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jeantje

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jeantje

Does anyone know how to create a dll in sharpdevelop vb.net that returns Hello World! when i call it with DllCall?


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Richard Robertson

There are many things wrong with that. First, SharpDevelop has nothing to do with the target file. It's just an editor.

Second, you cannot create .Net dlls that can be used with DllCall.

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jeantje

There are many things wrong with that. First, SharpDevelop has nothing to do with the target file. It's just an editor.

Second, you cannot create .Net dlls that can be used with DllCall.

Is it possible to use Visual C# 2008 or do I need to use Visual C++ 2008 or can I use SharpDevelop C#

Edited by jeantje

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Richard Robertson

You need a language that compiles to a native executable file. NOT .Net.

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jeantje

You need a language that compiles to a native executable file. NOT .Net.

Any example languages then and editors?


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Richard Robertson

C++ or VB work. There are plenty more.

And like I said earlier, the editor does not matter.

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Valik

Any example languages then and editors?

The fact that you have to ask a question like this probably means you shouldn't be doing whatever it is you want to do without a lot more experience.

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WideBoyDixon
Richard Robertson

First link, wrong. That's a COM interface.

Second link, wrong. That's about calling things from C#.

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JRowe

If you're bent on using DllCall, you can write a c++ dll that in calls the functions in a c# dll. From within AutoIt, you can then call the function in the c++ dll.

However interesting that might seem, I've been discovering that simplicity is the best goal in any software design. When you start seeing fragile chains of interwoven dll's and complicated interprocess communication, its time to step back and redesign your system.

Find the lowest common denominator, rewrite extraneous systems entirely in AutoIt, or reprogram the system in c++ in a way that's usable by AutoIt.

The c++ rewrite is the most valuable, in my experience, because you'll learn things that are useful and help you write more robust software. AutoIt is undoubtedly the best scripting language I know of, but it needs compiled languages to do heavy lifting. I recommend freebasic as the most compatible language, as you can use libraries and import functionality via the AutoIt plugin interface, and the syntax is more similar.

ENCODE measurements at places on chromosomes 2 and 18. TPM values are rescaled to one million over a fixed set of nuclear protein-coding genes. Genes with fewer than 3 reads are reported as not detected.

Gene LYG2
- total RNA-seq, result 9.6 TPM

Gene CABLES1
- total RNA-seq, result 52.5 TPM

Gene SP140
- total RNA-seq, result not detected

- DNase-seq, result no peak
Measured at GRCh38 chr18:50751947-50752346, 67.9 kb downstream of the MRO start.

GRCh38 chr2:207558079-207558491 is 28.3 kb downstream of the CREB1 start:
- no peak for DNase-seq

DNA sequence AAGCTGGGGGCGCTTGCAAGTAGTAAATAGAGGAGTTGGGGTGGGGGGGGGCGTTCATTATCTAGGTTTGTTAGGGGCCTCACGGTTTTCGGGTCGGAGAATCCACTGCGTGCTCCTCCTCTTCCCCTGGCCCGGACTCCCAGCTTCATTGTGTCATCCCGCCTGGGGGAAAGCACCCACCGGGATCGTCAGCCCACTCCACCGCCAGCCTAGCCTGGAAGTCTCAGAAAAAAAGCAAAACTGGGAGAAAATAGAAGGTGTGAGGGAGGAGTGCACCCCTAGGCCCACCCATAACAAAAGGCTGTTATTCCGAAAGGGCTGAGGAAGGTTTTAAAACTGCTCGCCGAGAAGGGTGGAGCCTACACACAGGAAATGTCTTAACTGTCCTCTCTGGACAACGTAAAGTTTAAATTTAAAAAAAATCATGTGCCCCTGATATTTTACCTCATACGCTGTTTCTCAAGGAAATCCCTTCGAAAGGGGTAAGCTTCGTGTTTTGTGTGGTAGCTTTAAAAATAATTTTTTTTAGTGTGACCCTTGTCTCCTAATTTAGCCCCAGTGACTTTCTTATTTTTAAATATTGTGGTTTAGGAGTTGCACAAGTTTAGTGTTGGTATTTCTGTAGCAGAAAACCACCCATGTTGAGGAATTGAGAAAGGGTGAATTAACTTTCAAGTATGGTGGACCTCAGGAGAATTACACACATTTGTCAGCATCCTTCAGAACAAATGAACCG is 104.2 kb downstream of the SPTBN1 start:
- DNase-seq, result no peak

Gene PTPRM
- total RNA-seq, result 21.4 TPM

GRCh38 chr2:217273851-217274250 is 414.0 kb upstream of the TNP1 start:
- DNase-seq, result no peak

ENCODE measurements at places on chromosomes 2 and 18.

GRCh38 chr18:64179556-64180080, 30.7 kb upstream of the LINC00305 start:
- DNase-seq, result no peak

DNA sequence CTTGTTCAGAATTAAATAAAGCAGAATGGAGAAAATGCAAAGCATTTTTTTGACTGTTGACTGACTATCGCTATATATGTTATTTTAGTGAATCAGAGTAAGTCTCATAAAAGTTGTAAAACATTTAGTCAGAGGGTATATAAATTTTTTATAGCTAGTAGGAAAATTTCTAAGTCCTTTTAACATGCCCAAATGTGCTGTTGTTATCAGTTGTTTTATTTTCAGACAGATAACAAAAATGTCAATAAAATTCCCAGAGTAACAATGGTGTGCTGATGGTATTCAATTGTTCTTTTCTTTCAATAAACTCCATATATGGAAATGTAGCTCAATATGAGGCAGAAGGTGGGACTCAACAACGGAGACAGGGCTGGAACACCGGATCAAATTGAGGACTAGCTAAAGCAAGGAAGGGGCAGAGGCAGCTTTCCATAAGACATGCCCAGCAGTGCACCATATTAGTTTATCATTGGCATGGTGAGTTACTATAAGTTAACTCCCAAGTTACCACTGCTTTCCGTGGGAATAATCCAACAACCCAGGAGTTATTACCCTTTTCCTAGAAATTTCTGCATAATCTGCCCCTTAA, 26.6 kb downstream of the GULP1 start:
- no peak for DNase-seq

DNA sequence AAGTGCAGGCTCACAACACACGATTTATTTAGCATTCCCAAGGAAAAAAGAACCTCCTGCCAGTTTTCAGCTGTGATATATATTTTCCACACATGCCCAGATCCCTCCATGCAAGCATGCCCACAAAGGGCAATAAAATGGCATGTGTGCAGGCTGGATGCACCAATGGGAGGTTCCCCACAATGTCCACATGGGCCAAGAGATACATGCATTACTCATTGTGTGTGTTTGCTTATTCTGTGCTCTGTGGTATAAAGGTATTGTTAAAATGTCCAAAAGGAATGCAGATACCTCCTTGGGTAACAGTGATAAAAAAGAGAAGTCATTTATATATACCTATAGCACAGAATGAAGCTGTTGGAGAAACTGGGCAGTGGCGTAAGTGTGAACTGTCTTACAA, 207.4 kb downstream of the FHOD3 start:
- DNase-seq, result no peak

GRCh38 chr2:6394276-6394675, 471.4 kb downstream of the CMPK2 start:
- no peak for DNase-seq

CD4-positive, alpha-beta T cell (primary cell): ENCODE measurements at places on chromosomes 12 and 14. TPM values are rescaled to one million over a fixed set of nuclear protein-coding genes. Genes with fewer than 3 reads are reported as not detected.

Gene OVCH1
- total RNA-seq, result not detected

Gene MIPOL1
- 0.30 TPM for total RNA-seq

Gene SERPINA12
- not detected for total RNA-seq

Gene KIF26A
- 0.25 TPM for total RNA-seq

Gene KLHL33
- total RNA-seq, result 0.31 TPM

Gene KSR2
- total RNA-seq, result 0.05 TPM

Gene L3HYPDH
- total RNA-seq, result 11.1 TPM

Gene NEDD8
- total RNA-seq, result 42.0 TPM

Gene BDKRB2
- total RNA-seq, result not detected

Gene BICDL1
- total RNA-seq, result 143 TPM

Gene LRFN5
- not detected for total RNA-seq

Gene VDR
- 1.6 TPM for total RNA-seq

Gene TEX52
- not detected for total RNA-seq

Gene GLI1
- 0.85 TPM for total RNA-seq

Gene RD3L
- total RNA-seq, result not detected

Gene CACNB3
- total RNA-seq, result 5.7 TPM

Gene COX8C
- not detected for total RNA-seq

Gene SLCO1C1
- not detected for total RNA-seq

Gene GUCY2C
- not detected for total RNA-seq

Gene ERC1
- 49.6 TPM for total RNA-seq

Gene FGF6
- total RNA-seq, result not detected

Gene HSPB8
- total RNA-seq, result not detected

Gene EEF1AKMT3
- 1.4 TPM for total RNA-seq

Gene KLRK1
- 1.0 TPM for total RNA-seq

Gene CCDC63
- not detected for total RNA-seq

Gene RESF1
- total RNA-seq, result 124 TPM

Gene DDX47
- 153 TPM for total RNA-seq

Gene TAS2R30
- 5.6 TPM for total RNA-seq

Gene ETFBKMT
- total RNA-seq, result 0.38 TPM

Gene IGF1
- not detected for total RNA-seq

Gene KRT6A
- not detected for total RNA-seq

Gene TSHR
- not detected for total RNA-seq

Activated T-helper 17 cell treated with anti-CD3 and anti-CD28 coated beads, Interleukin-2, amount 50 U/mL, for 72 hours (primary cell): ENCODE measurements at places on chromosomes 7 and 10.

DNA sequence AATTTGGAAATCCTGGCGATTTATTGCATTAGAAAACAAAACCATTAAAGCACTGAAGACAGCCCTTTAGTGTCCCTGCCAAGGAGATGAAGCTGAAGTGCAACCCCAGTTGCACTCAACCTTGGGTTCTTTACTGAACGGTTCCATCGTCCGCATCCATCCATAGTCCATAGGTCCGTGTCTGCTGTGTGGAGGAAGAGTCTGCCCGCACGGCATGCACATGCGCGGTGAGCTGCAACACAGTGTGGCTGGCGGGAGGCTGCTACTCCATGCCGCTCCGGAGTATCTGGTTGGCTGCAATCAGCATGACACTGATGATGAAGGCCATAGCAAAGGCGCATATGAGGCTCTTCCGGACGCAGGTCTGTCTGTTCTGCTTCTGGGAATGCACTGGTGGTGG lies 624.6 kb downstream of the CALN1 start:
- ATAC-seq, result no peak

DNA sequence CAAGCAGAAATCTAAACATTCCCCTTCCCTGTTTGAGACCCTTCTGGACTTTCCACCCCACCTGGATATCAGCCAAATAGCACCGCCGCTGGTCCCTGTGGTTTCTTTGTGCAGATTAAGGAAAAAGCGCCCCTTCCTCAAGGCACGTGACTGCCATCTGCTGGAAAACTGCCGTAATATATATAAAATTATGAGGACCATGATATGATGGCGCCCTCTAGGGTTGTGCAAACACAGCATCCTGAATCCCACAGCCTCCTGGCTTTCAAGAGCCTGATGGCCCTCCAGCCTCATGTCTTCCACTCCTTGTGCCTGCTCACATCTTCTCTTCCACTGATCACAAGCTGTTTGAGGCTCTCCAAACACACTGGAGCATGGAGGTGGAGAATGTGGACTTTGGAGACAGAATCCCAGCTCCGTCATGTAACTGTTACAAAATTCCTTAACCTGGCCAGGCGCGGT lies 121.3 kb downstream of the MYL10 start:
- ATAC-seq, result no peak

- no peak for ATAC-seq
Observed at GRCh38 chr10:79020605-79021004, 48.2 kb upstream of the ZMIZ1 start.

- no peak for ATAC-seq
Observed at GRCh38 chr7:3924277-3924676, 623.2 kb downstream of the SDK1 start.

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evilertoaster

First link, wrong. That's a COM interface.

If the goal is using C# code from AutoIt, it's a means to an end...Keyword there is 'simulate'

Second link, wrong. That's about calling things from C#.

It is the wrong link... Here we go- http://msdn.microsoft.com/en-us/library/ms235281(VS.80).aspx

Which is what JRowe was talking about.

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Richard Robertson

Third link, still wrong. That is still using native objects in C#.

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JRowe

Here's c++ calling c#, enough to get you started on learning what's going on. Pay particular attention to this article. Use it as a basis for expanding your search and drilling down til you find what you want.

http://www.codeproject.com/KB/cs/InterOp.aspx

http://www.autoitscript.com/forum/index.php?showtopic=15279

Here's AutoIt's plugin interface. With this, you can make a function in c/c++ which is callable by AutoIt as if it were built in to the language.

http://www.autoitscript.com/forum/index.php?showtopic=34874

Plugins can also be written in FreeBasic, which can also call c# dlls, I think (you'd have to ask on their forums, though.)

I would recommend learning FreeBasic and skipping C#, for no better reason than the fact that I like FreeBasic, and it's easily used in AutoIt. For some reason, BASIC syntax appeals to me, and FB is a real, compiled language, so you have almost the power of C, and the flexibility of AutoIt. C# is grand, but it's also just another language. If you don't have a specific reason to use it, check

If you want, I can guide you through learning to use the FB plugins, as I'm in the middle of it myself. :)

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